Growth is the cornerstone of the goals of any business. It is an unsaid rule of all businesses to expand and increase their revenue over time.

All successful business models are structured to grow and hence provide more profits to the business owners. In the age of online businesses, revenue and growth come from increased conversions.

“Conversion” is a term which is used to signify people on your website who actually become buyer/users. They “convert” from site browsers to customers. Typically, the number of conversions is directly associated with the revenue you generate as an online business, hence most businesses take them quite seriously.

Conversion Rate Optimization in SaaS Companies

So, What Is Conversion Rate and Conversion Rate Optimization?

Suppose your website has 100 visitors on an average per day. And out of these, about 10 people buy your product daily. So your conversion rate, which is the ratio of people becoming your customers to the total number of visitors on your website, is about 10%.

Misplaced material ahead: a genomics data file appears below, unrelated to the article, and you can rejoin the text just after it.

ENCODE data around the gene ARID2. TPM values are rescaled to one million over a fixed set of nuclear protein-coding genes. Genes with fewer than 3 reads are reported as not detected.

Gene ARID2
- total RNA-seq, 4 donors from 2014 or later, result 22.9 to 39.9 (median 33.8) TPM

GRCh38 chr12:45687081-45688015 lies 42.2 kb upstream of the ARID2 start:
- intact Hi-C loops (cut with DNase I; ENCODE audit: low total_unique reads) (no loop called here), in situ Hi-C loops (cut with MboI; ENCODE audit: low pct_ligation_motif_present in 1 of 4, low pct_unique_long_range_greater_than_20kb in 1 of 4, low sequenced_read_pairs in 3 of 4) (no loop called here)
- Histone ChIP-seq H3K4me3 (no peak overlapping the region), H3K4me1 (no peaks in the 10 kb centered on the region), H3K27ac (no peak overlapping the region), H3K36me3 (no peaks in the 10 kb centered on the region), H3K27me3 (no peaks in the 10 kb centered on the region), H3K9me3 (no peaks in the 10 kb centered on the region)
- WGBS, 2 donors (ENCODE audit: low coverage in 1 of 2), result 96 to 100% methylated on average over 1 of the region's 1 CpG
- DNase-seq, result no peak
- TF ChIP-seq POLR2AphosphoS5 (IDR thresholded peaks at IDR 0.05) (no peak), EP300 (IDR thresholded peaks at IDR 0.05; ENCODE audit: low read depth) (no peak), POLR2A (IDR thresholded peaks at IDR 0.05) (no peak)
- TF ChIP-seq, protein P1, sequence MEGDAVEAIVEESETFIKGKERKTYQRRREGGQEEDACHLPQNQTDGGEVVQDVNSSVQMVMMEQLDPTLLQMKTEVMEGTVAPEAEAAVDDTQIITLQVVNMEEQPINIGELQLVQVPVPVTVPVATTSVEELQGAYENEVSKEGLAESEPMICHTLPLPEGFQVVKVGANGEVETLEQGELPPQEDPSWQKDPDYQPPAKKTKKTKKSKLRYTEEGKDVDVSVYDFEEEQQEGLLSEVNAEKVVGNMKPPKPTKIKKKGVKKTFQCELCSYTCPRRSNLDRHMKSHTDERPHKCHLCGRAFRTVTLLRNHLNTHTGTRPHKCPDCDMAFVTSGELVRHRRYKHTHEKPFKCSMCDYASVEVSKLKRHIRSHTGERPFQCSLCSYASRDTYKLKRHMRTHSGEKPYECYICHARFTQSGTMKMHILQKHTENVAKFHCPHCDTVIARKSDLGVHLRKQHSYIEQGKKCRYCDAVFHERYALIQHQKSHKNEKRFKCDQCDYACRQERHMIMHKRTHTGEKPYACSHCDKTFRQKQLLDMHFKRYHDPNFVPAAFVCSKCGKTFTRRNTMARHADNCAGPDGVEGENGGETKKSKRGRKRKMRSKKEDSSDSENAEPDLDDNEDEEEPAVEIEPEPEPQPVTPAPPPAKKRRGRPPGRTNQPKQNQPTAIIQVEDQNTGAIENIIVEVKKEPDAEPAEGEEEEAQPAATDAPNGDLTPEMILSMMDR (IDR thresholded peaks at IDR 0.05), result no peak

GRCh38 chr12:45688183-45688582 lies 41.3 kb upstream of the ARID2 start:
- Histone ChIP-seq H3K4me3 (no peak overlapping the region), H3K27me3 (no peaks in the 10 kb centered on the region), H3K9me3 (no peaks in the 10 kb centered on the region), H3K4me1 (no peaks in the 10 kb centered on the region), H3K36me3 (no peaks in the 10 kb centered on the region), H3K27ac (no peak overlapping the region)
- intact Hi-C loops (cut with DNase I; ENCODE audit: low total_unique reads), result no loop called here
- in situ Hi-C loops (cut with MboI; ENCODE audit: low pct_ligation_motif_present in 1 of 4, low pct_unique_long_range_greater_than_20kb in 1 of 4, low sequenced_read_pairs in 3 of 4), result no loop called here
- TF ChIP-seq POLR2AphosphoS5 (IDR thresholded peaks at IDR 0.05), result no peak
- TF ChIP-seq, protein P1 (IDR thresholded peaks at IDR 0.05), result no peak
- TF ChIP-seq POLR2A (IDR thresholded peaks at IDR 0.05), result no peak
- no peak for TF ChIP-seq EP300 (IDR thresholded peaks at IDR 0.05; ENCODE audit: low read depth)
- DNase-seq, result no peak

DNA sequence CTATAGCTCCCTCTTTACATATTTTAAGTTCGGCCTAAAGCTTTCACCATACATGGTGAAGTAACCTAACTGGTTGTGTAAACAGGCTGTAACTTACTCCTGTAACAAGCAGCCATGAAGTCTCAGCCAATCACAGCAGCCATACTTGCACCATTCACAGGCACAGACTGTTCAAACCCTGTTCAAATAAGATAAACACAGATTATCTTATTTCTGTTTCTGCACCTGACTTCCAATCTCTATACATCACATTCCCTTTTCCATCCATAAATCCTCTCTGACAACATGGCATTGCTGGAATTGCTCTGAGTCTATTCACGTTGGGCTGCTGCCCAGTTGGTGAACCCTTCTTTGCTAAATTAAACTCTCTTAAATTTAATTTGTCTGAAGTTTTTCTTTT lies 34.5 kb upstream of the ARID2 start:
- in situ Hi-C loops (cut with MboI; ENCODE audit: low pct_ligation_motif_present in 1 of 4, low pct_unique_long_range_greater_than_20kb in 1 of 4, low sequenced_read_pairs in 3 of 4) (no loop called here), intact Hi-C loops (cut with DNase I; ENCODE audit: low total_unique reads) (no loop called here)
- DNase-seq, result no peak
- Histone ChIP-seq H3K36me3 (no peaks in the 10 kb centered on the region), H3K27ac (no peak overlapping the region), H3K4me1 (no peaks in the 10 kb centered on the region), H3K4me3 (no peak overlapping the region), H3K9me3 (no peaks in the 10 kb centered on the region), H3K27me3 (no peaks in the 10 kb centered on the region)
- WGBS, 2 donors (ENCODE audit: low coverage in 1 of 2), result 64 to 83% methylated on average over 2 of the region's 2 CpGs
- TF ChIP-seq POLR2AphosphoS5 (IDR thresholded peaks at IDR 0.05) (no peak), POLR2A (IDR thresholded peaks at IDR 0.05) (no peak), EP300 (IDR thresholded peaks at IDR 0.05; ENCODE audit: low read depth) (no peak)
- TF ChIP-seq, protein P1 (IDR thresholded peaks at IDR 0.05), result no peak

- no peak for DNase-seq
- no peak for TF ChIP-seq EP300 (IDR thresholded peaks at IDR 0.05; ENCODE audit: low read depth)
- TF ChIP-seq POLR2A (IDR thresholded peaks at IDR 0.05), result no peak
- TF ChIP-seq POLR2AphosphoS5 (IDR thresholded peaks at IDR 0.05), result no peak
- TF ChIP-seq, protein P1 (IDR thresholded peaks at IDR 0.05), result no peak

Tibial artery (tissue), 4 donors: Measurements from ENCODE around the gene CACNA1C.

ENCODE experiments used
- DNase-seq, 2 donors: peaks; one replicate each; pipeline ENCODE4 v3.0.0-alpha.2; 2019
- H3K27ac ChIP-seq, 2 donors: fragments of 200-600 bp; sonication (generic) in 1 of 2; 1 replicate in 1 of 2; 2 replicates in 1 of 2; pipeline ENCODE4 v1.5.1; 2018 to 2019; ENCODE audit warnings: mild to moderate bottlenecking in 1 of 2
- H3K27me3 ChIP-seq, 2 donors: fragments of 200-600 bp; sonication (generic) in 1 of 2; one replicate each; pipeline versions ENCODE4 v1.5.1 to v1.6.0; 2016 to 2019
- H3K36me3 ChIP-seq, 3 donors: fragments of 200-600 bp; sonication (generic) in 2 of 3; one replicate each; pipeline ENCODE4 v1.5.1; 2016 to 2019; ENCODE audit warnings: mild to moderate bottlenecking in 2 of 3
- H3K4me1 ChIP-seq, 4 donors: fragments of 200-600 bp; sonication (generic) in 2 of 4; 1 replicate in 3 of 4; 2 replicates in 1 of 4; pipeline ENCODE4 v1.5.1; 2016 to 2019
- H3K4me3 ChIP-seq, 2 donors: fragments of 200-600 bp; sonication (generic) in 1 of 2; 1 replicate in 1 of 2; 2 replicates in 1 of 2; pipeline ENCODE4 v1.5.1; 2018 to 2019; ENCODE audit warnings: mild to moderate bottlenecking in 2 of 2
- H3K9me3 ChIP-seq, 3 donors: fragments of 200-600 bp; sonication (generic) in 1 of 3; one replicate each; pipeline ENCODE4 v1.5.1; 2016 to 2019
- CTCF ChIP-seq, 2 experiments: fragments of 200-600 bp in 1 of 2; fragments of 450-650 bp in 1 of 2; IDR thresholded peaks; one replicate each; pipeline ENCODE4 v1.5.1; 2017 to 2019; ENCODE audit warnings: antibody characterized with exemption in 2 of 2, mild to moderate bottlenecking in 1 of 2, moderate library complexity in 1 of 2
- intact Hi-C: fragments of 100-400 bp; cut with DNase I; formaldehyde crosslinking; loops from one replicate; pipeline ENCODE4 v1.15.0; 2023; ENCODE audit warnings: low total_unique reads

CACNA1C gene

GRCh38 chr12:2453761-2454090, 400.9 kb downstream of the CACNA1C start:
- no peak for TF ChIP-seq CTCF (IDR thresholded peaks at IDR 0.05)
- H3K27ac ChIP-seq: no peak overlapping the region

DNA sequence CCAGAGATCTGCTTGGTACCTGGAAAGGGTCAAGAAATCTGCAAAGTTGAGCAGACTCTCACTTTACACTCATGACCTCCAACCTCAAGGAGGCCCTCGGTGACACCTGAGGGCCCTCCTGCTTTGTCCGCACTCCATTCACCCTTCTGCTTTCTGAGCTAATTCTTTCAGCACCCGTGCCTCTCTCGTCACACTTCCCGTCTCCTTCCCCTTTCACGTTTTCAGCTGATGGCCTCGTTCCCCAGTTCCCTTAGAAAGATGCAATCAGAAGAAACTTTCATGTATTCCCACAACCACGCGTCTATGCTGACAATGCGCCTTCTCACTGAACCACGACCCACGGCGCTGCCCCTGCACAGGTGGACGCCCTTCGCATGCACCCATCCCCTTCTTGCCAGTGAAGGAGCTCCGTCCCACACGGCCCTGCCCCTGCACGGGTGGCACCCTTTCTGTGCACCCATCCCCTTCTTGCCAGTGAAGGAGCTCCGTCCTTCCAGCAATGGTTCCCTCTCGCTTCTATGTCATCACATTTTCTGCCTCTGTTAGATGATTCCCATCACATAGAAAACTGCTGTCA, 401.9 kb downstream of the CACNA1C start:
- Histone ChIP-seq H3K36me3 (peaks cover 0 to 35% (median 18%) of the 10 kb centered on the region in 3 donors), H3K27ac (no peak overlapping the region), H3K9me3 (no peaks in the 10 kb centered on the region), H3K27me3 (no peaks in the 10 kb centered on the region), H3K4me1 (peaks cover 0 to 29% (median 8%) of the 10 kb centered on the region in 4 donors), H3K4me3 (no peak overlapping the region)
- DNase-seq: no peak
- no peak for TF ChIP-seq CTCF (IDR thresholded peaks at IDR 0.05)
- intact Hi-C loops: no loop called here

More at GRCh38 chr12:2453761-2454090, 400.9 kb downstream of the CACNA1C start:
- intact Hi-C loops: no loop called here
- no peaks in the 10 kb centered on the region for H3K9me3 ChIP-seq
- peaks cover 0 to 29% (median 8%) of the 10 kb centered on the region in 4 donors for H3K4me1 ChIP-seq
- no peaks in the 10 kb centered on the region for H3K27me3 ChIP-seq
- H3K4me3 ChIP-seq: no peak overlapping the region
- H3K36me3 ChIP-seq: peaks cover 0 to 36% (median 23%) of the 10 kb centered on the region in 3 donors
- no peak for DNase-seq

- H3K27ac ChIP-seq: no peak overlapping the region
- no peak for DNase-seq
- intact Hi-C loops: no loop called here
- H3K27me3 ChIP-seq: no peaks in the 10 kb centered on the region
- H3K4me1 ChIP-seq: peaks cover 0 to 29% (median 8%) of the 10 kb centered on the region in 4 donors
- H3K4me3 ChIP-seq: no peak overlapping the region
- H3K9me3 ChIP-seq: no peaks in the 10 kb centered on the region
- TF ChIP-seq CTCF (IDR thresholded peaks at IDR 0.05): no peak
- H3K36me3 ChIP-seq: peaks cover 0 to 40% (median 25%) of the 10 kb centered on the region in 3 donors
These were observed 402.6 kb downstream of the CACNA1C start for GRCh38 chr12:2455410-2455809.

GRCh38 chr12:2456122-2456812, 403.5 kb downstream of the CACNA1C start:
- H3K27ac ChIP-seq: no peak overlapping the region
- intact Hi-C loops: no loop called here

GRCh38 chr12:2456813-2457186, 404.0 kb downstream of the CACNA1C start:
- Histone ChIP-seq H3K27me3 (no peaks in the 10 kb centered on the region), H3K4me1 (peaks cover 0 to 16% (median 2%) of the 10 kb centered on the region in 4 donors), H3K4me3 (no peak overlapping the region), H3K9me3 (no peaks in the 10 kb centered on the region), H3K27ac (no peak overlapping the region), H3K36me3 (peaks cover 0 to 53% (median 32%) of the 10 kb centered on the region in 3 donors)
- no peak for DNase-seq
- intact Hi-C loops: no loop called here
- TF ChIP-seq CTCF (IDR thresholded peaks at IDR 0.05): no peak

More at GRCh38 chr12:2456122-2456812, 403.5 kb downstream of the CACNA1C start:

Now, say you need about 20 conversions a day to meet your revenue goals. One approach to doing this is doubling the traffic to your website to 200 people daily, at a 10% conversion rate. This would involve additional marketing, acquisition and traffic driving costs.

Another approach to doing this would be Conversion Rate Optimization. CRO means understanding what users want when they visit your website, studying how they engage with it and your products, and systematically converting more users (site visitors) into action takers (leads, buyers).

So in this case, let’s say you analyze your website funnel and user behavior at various steps. You find the points which are causing drop-offs, and optimize these touchpoints, to increase your conversion rate to 20%. Hence, at no additional cost, you doubled your conversion rate.